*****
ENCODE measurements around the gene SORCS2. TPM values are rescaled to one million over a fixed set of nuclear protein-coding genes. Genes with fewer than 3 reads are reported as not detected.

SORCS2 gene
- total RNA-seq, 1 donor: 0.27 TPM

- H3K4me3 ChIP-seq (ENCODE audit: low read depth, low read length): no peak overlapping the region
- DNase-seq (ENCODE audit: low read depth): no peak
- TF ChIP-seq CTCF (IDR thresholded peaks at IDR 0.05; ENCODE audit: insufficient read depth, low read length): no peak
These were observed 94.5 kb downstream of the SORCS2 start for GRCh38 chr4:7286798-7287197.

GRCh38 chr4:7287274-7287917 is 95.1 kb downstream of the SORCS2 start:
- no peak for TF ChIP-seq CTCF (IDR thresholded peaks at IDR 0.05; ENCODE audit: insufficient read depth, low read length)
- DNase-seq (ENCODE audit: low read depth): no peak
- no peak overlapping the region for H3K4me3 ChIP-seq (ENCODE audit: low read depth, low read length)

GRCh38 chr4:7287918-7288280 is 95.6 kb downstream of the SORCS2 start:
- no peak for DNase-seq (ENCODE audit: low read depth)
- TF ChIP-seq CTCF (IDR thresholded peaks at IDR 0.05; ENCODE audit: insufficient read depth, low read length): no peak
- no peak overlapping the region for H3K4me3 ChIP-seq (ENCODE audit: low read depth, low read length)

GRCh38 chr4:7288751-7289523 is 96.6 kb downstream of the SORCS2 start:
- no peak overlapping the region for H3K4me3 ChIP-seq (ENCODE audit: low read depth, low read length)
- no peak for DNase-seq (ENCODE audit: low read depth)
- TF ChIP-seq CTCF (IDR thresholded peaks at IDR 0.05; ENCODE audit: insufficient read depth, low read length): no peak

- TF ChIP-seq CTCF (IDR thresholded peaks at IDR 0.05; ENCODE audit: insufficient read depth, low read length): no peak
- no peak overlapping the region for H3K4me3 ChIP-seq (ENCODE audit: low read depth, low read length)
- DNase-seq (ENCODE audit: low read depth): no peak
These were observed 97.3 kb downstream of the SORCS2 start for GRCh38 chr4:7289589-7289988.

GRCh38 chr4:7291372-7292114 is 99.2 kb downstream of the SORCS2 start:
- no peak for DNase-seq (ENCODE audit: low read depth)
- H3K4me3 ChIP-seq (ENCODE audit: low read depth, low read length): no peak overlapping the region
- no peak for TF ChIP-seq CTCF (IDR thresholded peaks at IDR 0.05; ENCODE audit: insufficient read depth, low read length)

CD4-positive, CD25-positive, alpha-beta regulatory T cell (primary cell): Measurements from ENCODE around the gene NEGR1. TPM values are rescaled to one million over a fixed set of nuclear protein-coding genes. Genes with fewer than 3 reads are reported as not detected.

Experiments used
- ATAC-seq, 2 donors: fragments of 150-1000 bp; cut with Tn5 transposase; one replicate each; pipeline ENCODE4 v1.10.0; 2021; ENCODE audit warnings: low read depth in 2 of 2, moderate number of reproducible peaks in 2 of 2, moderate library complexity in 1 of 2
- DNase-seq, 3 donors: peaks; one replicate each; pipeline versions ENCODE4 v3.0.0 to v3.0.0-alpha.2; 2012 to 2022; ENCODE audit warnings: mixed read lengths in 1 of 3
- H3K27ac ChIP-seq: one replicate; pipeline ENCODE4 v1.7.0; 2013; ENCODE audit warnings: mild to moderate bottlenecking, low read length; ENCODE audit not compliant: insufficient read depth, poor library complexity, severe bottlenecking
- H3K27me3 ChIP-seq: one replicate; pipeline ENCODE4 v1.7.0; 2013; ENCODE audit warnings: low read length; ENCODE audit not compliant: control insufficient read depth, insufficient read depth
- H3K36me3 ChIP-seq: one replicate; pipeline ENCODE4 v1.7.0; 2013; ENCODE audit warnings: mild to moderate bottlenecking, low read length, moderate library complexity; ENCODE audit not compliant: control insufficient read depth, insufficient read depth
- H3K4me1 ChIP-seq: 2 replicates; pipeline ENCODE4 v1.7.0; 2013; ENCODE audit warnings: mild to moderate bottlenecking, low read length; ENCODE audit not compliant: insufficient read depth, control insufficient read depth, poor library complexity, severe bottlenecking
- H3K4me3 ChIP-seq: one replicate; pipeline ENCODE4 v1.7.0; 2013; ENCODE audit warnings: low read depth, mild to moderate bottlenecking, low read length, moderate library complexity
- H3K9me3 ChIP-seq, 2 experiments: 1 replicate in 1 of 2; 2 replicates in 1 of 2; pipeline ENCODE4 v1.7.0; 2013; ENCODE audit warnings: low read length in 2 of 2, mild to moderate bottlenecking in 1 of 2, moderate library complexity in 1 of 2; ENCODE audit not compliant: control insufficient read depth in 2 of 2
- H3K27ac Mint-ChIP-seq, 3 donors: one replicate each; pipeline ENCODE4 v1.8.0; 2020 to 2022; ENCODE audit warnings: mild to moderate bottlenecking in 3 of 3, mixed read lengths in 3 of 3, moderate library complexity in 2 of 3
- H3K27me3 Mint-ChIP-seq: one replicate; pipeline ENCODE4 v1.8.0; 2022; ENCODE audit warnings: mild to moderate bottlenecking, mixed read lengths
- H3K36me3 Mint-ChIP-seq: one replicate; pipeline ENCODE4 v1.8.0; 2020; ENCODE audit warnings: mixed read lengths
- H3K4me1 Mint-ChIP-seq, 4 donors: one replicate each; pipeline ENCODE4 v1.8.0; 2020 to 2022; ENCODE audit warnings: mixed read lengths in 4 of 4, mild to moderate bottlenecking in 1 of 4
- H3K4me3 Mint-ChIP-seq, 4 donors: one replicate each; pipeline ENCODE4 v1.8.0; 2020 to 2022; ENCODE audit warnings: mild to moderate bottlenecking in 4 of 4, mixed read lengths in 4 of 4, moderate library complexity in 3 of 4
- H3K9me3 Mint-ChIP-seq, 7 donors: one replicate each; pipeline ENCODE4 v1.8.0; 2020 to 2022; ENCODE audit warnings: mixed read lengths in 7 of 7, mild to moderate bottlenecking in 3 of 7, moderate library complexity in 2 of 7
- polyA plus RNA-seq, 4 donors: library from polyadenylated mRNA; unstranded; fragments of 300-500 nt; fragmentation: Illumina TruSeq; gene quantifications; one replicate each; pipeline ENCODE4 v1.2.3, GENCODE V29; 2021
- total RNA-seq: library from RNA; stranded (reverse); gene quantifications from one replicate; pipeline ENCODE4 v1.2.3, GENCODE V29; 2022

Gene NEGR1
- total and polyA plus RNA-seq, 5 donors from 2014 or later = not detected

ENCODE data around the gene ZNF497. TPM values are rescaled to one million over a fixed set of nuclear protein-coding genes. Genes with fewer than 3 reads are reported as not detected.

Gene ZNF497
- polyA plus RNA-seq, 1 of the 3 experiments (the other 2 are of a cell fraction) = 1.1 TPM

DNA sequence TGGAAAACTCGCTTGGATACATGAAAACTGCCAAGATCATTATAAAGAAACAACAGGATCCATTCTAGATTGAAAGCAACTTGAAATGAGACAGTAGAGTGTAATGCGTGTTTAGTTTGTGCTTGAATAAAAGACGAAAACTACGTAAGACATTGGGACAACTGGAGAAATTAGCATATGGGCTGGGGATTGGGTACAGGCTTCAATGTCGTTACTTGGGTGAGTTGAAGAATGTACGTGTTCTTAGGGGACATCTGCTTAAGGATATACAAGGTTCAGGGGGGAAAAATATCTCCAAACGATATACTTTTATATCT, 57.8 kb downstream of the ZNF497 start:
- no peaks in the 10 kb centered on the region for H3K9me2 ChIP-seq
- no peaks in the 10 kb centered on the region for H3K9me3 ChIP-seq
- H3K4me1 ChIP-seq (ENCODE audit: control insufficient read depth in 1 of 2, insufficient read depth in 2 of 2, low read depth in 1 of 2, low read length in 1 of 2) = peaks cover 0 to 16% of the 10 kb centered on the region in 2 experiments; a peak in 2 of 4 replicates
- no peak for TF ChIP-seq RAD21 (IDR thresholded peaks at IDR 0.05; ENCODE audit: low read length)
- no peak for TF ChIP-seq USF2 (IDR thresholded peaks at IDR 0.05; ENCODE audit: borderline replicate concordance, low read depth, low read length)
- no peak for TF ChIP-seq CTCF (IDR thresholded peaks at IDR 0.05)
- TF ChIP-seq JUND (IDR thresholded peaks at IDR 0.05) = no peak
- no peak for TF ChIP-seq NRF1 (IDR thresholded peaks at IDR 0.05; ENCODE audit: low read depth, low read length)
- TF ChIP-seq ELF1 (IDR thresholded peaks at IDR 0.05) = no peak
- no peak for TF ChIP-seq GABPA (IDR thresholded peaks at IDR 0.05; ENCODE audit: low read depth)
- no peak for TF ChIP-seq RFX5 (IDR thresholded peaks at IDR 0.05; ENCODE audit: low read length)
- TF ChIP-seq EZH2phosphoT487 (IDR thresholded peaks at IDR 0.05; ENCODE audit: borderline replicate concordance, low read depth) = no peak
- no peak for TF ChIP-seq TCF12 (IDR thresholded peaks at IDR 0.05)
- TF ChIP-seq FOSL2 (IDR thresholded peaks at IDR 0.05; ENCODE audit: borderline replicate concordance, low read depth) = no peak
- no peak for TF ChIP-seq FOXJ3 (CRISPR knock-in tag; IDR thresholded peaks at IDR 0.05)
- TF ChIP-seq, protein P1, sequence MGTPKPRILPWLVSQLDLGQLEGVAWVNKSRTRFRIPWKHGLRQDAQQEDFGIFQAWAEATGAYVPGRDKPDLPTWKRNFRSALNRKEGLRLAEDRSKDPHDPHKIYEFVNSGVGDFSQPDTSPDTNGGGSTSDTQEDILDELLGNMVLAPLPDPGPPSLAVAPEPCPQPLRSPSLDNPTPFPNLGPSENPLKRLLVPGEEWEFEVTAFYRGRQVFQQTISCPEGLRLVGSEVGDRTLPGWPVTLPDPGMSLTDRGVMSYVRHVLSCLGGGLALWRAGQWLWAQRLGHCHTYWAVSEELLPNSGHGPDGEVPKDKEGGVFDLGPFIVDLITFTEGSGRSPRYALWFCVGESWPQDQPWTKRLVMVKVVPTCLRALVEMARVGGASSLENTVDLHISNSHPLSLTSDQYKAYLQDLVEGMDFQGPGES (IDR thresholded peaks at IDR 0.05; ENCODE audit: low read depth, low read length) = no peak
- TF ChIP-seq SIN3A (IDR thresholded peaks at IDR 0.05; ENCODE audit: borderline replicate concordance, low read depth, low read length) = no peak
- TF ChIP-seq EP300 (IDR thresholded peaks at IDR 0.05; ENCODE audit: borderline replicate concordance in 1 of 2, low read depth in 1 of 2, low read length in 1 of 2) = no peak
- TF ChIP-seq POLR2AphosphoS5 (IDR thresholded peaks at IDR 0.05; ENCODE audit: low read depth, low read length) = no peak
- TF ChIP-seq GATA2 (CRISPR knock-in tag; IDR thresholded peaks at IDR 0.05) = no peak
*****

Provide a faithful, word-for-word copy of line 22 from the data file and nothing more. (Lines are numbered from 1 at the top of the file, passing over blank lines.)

- DNase-seq (ENCODE audit: low read depth): no peak